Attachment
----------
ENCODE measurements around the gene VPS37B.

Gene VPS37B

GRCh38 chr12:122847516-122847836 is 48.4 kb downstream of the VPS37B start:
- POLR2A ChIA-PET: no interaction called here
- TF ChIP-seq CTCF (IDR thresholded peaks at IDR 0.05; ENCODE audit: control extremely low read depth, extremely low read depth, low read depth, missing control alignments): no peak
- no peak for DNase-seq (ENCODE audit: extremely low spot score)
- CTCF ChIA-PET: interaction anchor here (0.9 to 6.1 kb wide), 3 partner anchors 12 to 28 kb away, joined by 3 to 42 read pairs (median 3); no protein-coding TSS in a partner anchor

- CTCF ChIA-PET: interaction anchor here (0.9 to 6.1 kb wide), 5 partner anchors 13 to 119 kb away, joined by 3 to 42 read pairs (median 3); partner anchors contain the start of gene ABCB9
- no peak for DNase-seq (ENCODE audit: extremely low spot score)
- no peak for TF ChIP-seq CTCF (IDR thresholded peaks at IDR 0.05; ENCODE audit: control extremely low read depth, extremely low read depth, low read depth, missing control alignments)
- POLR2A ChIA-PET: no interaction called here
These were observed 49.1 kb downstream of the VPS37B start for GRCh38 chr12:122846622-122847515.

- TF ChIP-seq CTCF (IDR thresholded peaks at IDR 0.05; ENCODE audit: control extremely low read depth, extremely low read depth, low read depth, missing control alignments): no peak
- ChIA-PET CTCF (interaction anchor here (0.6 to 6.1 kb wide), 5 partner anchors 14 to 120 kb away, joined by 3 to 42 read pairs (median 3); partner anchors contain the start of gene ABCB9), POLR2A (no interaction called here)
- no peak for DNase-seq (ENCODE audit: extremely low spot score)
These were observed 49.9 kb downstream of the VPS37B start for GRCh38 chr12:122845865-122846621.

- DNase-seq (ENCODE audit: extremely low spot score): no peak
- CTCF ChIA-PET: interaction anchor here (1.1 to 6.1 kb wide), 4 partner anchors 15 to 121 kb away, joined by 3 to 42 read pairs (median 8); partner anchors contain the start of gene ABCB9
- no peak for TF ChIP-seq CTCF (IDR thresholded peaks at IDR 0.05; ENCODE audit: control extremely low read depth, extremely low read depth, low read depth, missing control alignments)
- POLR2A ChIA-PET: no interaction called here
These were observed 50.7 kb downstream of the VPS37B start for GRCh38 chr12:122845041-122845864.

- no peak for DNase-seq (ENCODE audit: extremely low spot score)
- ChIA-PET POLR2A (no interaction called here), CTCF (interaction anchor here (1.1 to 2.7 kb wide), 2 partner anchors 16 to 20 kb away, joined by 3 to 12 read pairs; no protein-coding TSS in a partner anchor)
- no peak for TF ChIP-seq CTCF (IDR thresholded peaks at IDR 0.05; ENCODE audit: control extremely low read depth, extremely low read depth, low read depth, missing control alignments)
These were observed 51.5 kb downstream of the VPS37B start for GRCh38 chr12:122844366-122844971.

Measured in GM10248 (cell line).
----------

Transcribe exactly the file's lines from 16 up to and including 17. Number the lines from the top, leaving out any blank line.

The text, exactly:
These were observed 49.9 kb downstream of the VPS37B start for GRCh38 chr12:122845865-122846621.

- DNase-seq (ENCODE audit: extremely low spot score): no peak